French three-strikes law no longer suspends Net access

Dropping a punishment that could cut off Internet access for those who shared music or video illegally, a French ministry vows instead to target those who profit commercially from piracy.

The French Hadopi authority was responsible for sending warnings to copyright-infringing downloaders. It used a "graduated response" that could mean cutting off the person's Net access.
The French Hadopi authority was responsible for sending warnings to copyright-infringing downloaders. It used a "graduated response" that could mean cutting off the person's Net access. Hadopi

The French government has scrapped a provision that could cut off Internet access for those who downloaded copyrighted files illegally.

The so-called "three strikes" law brought first written warnings for infringement, then ultimately suspension of Internet access. The Motion Picture Association of America (MPAA) and Recording Industry Association of America (RIAA) applauded the law.

But the French government is now taking a new approach, focusing its antipiracy efforts on commercial piracy, such as Internet sites that profit from infringing, rather than individuals, according to a statement by the French Ministry of Culture and Communication Tuesday.

Although suspended Net access is no longer an option, fines remain as a punishment.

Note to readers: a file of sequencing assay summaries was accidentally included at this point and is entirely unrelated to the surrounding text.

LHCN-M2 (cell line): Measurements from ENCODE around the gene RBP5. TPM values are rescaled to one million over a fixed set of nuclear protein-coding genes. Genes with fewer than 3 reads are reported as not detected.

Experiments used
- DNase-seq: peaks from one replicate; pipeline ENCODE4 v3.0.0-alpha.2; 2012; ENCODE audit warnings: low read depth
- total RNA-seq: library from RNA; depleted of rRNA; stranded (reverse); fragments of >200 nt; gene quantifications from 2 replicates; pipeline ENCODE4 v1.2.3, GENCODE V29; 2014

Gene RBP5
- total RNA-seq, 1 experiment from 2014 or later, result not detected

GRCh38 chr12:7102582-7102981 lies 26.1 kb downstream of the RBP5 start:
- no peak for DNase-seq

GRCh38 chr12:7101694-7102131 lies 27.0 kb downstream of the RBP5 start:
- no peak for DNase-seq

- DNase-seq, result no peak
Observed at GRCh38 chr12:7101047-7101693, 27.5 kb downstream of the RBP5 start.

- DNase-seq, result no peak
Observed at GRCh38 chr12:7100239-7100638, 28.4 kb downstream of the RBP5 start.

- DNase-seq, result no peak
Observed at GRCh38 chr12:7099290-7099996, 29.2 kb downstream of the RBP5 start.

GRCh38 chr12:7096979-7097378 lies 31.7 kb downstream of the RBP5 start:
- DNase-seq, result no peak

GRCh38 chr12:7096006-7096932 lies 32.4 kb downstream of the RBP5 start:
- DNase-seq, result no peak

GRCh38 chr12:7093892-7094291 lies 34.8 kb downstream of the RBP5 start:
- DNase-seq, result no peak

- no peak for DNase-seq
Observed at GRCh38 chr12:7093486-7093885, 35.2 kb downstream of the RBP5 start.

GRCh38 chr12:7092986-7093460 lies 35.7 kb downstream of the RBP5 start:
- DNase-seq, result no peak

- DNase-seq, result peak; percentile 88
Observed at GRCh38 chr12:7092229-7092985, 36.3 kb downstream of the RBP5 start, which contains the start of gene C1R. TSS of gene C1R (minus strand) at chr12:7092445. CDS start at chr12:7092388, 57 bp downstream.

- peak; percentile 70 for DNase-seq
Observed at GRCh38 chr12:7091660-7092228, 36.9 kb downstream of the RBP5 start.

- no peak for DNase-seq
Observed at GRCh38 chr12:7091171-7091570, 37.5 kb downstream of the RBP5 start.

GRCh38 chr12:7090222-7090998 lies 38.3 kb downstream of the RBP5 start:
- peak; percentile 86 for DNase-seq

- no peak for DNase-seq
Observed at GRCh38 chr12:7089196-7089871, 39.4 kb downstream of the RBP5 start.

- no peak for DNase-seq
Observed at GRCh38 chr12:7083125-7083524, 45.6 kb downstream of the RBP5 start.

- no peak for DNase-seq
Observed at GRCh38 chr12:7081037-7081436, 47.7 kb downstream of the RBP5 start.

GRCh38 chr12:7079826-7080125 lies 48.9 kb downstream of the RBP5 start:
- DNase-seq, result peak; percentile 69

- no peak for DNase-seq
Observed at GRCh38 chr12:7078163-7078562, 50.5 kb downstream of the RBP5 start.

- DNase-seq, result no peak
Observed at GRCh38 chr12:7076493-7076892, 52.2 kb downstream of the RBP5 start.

Net access under the law has been suspended only in one case, an individual lost Internet access for 15 days and was fined 600 euros ($767), but cutting people off from Internet access has been a controversial issue. Shortly after approval of the law in 2009, the French Constitutional Council said Internet access was a human right . And in its statement Tuesday, the French ministry Internet Internet access has become a major means of access to culture, especially for young people.

A government journal on Monday logged the end of the decree, called the Hadopi law after the three-strikes law led to the creation of a public organization called the Haute Autorité pour la diffusion des uvres et la protection des droits sur internet.

The minister of culture and communication has named Mireille Imbert-Quaretta to lead new antipiracy work that involves several involved parties, including payment companies, advertising networks, search engines, and social networks.

(Via TorrentFreak)

About the author

Stephen Shankland has been a reporter at CNET since 1998 and covers browsers, Web development, digital photography and new technology. In the past he has been CNET's beat reporter for Google, Yahoo, Linux, open-source software, servers and supercomputers. He has a soft spot in his heart for standards groups and I/O interfaces.

 

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